I freaking love these boys. And I freaking love this picture of them.
So, two Mondays ago, when this picture was taken, we had a Family Home Evening. We read about The Samaritan Woman at the Well. It’s one of my favorite stories, it’s in the Gospel of John.
The Jewish people in the days of Jesus really, REALLY hated the Samaritans. They didn’t agree with the way they worshipped God. They didn’t agree with the people they married. They believed they were all going to Hell.
Now, this Samaritan woman, would go out alone in the middle of the day to the well outside of town to get water. This was apparently odd. Women would often travel together earlier in the day when it wasn’t so hot. She deliberately went alone when no one was there. Likely because she was probably bullied and looked down on. She’d had some misfortune, a lot of which likely wasn’t her fault, but had more to do with the laws and customs at the time. People didn’t see it that way, though. She’d likely also made a lot of mistakes, which people didn’t really look at with compassion.
Jesus arrives at Samaria, sending His disciples into town for food while He hangs out at the well… and waits.
The lady is probably not happy to see someone else at the well when she gets there. I imagine her thinking, “Oh great. Just my luck. I hope He doesn’t talk to me.” She starts to draw water and, just her luck, He asks her for some.
She’s annoyed, and basically says to him that He’s Jewish and must know she’s a woman of Samaria, *why* is He talking to *her*??
As they talk, though, the world around them changes. She feels a light. He offers her “living water,” which she thinks is ridiculous at first, but hears Him out as He promises that whoever has this living water will never thirst again, for it will be a well within them, springing up unto everlasting life. He asks her to go get her husband. She says, “I have no husband.” He tells her, basically, “That’s true. You’ve had 5 husbands, and you’re not married to the man you’re with now.”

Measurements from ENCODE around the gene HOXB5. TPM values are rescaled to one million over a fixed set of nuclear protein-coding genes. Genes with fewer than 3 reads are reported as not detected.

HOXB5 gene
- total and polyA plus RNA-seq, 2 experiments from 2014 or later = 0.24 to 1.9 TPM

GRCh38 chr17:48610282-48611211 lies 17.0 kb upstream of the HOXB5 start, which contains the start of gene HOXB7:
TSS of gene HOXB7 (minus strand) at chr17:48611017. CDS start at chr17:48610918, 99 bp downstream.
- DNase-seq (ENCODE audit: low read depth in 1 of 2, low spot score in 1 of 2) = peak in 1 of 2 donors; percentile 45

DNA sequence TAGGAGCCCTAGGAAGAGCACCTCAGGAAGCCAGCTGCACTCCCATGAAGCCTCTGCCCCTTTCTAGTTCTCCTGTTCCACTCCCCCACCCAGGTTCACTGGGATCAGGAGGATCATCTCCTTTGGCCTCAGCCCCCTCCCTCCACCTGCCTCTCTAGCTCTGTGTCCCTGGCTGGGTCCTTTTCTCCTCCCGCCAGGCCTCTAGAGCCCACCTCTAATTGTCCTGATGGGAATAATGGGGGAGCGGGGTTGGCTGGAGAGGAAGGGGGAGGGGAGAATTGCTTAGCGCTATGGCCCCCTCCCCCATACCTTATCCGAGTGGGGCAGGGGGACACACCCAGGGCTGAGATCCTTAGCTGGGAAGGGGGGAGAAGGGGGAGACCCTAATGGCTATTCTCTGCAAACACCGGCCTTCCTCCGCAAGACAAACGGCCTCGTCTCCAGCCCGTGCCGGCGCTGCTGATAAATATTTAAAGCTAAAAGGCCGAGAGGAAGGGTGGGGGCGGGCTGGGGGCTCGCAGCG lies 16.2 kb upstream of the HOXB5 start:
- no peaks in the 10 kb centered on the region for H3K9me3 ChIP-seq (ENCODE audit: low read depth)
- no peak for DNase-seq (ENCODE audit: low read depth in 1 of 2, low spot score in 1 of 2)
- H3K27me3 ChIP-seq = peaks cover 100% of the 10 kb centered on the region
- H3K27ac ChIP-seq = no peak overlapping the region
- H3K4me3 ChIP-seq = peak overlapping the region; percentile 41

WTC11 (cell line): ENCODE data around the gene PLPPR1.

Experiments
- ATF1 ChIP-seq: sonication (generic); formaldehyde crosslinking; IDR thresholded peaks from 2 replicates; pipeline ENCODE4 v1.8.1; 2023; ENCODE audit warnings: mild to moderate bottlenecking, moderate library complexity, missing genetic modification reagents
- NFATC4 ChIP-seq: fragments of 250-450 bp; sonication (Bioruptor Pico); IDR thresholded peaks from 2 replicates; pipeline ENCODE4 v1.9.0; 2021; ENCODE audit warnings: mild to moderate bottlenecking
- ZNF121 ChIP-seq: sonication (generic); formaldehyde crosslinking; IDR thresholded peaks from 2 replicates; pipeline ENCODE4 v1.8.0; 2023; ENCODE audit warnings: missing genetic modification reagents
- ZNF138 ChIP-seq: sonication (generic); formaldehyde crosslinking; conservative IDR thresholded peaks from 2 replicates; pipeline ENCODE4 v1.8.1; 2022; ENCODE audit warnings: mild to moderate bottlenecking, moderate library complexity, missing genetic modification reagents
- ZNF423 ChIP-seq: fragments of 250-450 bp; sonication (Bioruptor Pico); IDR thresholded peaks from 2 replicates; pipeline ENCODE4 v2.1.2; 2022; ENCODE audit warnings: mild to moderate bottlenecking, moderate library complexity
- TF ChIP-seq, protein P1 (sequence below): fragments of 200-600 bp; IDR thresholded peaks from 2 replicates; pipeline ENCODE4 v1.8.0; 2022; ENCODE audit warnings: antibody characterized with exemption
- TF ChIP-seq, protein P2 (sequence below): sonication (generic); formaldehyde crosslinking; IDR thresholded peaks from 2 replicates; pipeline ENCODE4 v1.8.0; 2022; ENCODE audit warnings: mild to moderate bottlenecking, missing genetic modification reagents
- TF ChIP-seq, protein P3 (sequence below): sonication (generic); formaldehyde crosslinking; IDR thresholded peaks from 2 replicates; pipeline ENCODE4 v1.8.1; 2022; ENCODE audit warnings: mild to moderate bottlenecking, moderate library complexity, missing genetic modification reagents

She’s shocked, and that light gets brighter. Here is a man who must be a prophet—a prophet who addresses her concerns, and discusses with her how to worship God (you don’t need to go to any mountain or city, you worship in spirit and truth), speaking to her as an equal. Someone who seems to know everything about her, and isn’t judging her. She says, “When the Messiah comes, He’ll tell us everything.”
Jesus says to her, “I, who speaketh unto thee, am he.”
She knows He’s telling the truth. She can feel it. She leaves her water and runs into the city to tell everyone. One of the very first times Jesus declares He is the Messiah, is to this lady.
I asked my boys, “What does this story tell us about Jesus?”
Canon says, “He really doesn’t care who you are or where you come from, or what you’ve done, He only cares about where you’re going, and who you can become.”
Boom. Mic drop. He is 1,000% right. I don’t know how I’ve got so lucky to have such brilliant kids.